Constitution of the Year XII (First French Republic)
Page one of the officially engrossed copy of the Constitution signed by delegates. A print run of 500 copies of the final version preceded this copy.
1977 13-cent U.S. Postage stamp commemorating the Articles of Confederation bicentennial; the draft was completed on November 15, 1777
Constitution of the Kingdom of Naples in 1848.
Signing of the Constitution, September 17, 1787 (1940 by Howard Chandler Christy)
The Act of the Maryland legislature to ratify the Articles of Confederation, February 2, 1781
Detail from Hammurabi's stele shows him receiving the laws of Babylon from the seated sun deity.
Dates the 13 states ratified the Constitution
Preamble to Art. V, Sec. 1
Diagram illustrating the classification of constitutions by Aristotle.
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Art. V, Sec. 2 to Art. VI
Third volume of the compilation of Catalan Constitutions of 1585
"We the People" in an original edition
Art. VII to Art. IX, Sec. 2
The Cossack Constitution of Pylyp Orlyk, 1710.
Closing endorsement section of the United States Constitution
Art. IX, Sec. 2 to Sec. 5
A painting depicting George Washington at the Constitutional Convention of 1787 signing of the U.S. Constitution
United States Bill of Rights
Currently housed in the National Archives.
Art. IX, Sec. 5 to Art. XIII, Sec. 2
Constitution of May 3, 1791 (painting by Jan Matejko, 1891). Polish King Stanisław August (left, in regal ermine-trimmed cloak), enters St. John's Cathedral, where Sejm deputies will swear to uphold the new Constitution; in background, Warsaw's Royal Castle, where the Constitution has just been adopted.
John Jay, 1789–1795
Art. XIII, Sec. 2 to signatures
Presidential copy of the Russian Constitution.
John Marshall, 1801–1835
Magna Carta
Salmon P. Chase {{refn|group= lower-alpha|The Chase Court, 1864–1873, in 1865 were Salmon P. Chase (chief Justice); Hon. Nathan Clifford, Maine; Stephen J. Field, Justice Supreme Court, U.S.; Hon. Samuel F. Miller, U.S. Supreme Court; Hon. Noah H. Swayne, Justice Supreme Court, U.S.; Judge Morrison R. Waite}}
United States Constitution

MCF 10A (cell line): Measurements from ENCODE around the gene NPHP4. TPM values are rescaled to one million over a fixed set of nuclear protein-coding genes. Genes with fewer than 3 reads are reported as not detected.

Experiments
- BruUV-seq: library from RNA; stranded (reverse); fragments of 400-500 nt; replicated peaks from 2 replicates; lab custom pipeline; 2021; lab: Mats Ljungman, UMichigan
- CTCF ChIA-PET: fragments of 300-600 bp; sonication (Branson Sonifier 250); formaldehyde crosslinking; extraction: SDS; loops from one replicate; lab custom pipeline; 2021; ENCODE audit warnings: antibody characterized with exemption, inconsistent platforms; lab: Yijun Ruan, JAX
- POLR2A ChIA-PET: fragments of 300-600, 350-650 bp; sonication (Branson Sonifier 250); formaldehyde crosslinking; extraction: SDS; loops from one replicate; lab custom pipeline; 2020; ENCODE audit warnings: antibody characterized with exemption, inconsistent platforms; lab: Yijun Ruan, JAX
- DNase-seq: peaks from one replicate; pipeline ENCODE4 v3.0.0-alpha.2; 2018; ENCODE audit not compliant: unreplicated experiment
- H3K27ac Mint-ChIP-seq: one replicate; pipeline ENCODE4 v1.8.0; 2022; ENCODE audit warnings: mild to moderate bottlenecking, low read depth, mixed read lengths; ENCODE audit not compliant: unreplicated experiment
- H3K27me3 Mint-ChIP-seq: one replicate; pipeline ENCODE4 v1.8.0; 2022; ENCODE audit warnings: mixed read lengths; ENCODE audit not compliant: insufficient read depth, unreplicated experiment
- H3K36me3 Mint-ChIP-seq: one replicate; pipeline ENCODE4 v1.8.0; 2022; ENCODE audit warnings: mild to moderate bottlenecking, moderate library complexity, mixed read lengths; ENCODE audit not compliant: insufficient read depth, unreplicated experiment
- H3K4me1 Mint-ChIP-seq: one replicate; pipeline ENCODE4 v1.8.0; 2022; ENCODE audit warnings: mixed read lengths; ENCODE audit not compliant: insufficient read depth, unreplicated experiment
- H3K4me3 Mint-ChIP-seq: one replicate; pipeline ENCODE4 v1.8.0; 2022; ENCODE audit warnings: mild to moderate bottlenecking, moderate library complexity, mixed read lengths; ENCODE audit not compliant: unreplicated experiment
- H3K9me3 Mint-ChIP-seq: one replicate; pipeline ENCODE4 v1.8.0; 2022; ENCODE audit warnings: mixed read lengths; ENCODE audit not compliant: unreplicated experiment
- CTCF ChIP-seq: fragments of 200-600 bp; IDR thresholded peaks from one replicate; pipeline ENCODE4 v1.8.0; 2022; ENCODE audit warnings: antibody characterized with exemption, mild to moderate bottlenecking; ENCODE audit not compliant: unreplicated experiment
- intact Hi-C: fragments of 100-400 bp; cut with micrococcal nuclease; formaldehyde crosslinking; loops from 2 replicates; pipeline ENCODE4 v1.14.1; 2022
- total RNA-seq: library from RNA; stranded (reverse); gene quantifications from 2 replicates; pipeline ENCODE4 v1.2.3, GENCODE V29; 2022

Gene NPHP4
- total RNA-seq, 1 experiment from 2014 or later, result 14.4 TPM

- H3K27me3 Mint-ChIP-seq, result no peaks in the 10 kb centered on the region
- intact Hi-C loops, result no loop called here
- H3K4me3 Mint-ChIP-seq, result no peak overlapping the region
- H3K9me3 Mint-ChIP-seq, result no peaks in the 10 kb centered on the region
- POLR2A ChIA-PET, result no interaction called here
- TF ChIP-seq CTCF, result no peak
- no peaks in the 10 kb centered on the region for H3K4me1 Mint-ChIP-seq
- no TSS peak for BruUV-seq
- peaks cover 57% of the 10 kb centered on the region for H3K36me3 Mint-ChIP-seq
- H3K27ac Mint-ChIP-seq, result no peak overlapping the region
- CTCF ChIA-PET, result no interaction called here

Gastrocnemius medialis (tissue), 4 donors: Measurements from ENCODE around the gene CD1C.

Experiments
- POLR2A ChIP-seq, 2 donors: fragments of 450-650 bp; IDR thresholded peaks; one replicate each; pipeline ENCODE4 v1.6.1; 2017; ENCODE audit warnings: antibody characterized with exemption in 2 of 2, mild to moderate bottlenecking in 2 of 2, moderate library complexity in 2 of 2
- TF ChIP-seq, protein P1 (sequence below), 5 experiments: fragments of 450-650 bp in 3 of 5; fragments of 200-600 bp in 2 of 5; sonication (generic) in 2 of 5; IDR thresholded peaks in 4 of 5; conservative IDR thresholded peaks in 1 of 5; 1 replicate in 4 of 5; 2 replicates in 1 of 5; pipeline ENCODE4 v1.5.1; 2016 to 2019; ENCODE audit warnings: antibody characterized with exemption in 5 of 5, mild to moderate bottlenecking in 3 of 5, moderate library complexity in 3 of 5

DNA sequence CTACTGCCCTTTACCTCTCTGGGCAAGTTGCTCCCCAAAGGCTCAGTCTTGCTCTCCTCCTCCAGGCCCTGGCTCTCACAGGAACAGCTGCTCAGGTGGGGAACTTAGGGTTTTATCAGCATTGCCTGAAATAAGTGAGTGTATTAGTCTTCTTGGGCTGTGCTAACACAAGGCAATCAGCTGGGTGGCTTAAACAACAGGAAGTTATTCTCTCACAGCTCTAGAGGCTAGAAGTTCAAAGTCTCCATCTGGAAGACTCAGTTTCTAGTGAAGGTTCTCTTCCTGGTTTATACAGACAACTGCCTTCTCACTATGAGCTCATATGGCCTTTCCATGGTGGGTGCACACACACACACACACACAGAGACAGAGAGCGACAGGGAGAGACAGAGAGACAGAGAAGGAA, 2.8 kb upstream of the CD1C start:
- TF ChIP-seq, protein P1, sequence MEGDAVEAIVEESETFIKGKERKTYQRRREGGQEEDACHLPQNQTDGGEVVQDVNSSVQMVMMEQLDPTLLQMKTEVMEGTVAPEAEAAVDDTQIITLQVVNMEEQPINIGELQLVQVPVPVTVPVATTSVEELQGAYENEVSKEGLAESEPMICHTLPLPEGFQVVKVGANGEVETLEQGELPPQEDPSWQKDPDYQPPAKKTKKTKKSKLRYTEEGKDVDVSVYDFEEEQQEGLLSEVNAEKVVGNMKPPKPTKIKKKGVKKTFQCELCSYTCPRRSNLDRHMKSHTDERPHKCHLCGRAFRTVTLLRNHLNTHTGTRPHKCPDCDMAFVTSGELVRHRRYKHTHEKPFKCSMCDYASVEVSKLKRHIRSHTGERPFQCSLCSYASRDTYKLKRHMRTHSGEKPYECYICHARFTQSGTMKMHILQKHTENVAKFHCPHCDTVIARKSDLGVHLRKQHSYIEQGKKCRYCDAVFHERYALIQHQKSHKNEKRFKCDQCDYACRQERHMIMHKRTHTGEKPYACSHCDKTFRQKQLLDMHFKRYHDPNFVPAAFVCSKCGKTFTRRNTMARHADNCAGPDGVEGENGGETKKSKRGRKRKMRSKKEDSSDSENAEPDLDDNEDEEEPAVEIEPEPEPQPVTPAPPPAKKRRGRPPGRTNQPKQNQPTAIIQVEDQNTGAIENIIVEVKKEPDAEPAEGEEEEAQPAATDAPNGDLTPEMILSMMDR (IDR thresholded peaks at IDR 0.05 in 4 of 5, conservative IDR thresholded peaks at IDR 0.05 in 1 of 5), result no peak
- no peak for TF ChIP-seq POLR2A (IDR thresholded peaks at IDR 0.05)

William Howard Taft {{refn|group= lower-alpha|The Taft Court, 1921–1930, in 1925 were James Clark McReynolds, Oliver Wendell Holmes Jr., William Howard Taft (chief justice), Willis Van Devanter, Louis Brandeis. Edward Sanford, George Sutherland, Pierce Butler, Harlan Fiske Stone}}
Earl Warren {{refn|group= lower-alpha|The Warren Court, 1953–1969, in 1963 were Felix Frankfurter; Hugo Black; Earl Warren (chief justice); Stanley Reed; William O. Douglas. Tom Clark; Robert H. Jackson; Harold Burton; Sherman Minton}}
William Rehnquist {{refn|group= lower-alpha|The Rehnquist Court, 1986–2005.}}
José Rizal
Sun Yat-sen

The Articles of Confederation and Perpetual Union was an agreement among the 13 original states of the United States of America that served as its first frame of government.

- Articles of Confederation

It superseded the Articles of Confederation, the nation's first constitution.

- Constitution of the United States

The Constitution of San Marino might be the world's oldest active written constitution, since some of its core documents have been in operation since 1600, while the Constitution of the United States is the oldest active codified constitution.

- Constitution

On March 4, 1789, the government under the Articles was replaced with the federal government under the Constitution.

- Articles of Confederation

All of the British colonies in North America that were to become the 13 original United States, adopted their own constitutions in 1776 and 1777, during the American Revolution (and before the later Articles of Confederation and United States Constitution), with the exceptions of Massachusetts, Connecticut and Rhode Island.

- Constitution

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